Stan's does go dry after while. I find when it is time to rotate tires front to back, it is also time to add more sealant anyway. There's a new sealant out there that supposedly doesn't go dry (forget name).

I've also gotten some good email feedback from this post. Perhaps I should consider a no-tubes setup since I use Stan's anyway. Sounds like the technology has matured from do-it-yourself hacks of several years ago.

CB2 said...

I use regular tires and non UST rims. Heck, I don't even use Stan's rims!
I've had best results with Stan's rubber rim strips on the conventional rims I've used.
Friends with the Stan's rims find them almost effortless to seat and seal.

plum said...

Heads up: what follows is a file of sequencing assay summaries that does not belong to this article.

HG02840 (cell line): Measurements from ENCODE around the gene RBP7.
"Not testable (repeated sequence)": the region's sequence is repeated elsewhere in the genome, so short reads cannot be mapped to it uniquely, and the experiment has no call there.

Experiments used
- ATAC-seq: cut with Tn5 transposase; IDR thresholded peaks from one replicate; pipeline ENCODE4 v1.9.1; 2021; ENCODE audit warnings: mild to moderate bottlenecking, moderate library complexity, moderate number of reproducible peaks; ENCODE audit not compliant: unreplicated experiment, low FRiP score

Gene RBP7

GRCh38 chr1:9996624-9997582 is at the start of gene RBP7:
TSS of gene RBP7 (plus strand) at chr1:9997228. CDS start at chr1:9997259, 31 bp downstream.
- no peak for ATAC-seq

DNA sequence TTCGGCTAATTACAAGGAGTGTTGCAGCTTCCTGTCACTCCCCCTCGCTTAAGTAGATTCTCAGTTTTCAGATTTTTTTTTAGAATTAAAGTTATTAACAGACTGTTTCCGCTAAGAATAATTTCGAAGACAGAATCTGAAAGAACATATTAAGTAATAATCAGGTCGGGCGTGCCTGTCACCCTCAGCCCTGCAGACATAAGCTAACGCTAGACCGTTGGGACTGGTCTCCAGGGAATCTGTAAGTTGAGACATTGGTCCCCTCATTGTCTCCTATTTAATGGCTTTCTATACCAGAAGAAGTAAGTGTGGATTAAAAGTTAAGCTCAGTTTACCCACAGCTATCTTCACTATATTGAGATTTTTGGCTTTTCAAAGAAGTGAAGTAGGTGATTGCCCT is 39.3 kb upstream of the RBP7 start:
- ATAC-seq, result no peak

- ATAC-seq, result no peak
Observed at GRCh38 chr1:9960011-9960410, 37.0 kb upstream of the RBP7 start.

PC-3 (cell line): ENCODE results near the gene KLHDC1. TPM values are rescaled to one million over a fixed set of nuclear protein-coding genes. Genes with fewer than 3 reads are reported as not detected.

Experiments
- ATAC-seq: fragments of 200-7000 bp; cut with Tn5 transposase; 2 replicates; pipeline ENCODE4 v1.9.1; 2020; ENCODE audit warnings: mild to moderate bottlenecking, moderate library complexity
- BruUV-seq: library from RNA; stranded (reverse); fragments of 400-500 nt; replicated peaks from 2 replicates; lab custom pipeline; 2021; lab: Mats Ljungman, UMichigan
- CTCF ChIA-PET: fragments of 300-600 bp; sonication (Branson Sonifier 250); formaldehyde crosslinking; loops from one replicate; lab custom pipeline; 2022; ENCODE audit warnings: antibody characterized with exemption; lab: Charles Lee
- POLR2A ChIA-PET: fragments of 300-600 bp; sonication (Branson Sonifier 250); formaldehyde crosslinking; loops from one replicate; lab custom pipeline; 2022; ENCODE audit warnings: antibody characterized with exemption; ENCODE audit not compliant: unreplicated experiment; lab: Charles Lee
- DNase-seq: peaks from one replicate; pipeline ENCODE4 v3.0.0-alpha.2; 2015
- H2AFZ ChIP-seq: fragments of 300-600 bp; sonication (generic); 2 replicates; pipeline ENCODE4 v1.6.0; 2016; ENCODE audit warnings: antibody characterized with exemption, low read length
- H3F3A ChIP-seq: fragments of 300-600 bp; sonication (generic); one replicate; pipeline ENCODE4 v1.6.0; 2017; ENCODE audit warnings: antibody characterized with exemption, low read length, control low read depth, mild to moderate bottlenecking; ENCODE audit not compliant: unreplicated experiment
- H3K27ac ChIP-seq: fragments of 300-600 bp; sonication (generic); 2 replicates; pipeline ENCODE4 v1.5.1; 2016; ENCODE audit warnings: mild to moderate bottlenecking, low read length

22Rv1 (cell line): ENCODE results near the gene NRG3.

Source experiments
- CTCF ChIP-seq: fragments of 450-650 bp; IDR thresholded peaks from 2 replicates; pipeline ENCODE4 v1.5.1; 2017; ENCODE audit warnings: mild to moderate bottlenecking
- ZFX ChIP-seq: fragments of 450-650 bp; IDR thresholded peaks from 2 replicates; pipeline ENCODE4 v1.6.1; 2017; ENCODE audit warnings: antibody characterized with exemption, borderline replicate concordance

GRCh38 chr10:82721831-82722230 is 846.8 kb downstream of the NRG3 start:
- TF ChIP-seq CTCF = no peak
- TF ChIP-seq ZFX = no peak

The Superfly is one sexy frame, no doubt about it. Good choice. Glad you like the geometry; I've never tried it myself.

On the Mamasita, I'm running a set of non-UST hand built wheels. White Industries hubs and Salsa Semi hoops. I had Delgado 29 rims mated to the hubs before, and they spun up noticeably quicker, but they developed an incurable hop which led to the rebuild.

The hubs are incredible. They spin so long it's almost stupid. I'd love to match them up to a lighter rim.

Big Bikes said...

You have chosen...wisely.

Don't sweat the "Tubeless Ready" thing for a second. It just means that the tire relies on sealant (which you should always run anyway) to seal the porous sidewall. I've had great luck with the Bontrager 29-3 2.0s (which are a lot like a Python).

-t

Anonymous said...

http://www.notubes.com/ztr_rims.php

- debate no further. Stan's rimms are bomb-proof. i run both the Arch & the Flow's on a couple of my bikes. Have never failed me - riding nasty NJ rocky single-track on a some-times rigid SS 29er...